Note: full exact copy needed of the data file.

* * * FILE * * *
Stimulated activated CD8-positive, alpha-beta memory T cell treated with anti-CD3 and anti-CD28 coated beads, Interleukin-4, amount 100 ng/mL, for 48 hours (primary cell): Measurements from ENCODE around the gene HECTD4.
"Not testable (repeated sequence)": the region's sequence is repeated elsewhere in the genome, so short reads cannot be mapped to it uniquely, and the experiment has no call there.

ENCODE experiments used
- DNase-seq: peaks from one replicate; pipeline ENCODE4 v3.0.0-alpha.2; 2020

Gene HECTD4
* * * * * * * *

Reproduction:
Stimulated activated CD8-positive, alpha-beta memory T cell treated with anti-CD3 and anti-CD28 coated beads, Interleukin-4, amount 100 ng/mL, for 48 hours (primary cell): Measurements from ENCODE around the gene HECTD4.
"Not testable (repeated sequence)": the region's sequence is repeated elsewhere in the genome, so short reads cannot be mapped to it uniquely, and the experiment has no call there.

ENCODE experiments used
- DNase-seq: peaks from one replicate; pipeline ENCODE4 v3.0.0-alpha.2; 2020

Gene HECTD4